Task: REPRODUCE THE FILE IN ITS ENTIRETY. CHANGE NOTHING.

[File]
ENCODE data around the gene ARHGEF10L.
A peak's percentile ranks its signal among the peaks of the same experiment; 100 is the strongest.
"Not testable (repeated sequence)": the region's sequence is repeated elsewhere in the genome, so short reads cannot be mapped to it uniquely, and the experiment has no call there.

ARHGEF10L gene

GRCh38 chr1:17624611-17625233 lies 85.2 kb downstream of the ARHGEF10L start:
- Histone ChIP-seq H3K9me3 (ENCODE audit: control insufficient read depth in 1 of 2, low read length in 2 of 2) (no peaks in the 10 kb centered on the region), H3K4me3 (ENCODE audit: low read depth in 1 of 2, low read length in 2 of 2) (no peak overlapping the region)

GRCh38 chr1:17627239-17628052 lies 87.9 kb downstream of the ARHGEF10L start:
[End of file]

ENCODE data around the gene ARHGEF10L.
A peak's percentile ranks its signal among the peaks of the same experiment; 100 is the strongest.
"Not testable (repeated sequence)": the region's sequence is repeated elsewhere in the genome, so short reads cannot be mapped to it uniquely, and the experiment has no call there.

ARHGEF10L gene

GRCh38 chr1:17624611-17625233 lies 85.2 kb downstream of the ARHGEF10L start:
- Histone ChIP-seq H3K9me3 (ENCODE audit: control insufficient read depth in 1 of 2, low read length in 2 of 2) (no peaks in the 10 kb centered on the region), H3K4me3 (ENCODE audit: low read depth in 1 of 2, low read length in 2 of 2) (no peak overlapping the region)

GRCh38 chr1:17627239-17628052 lies 87.9 kb downstream of the ARHGEF10L start: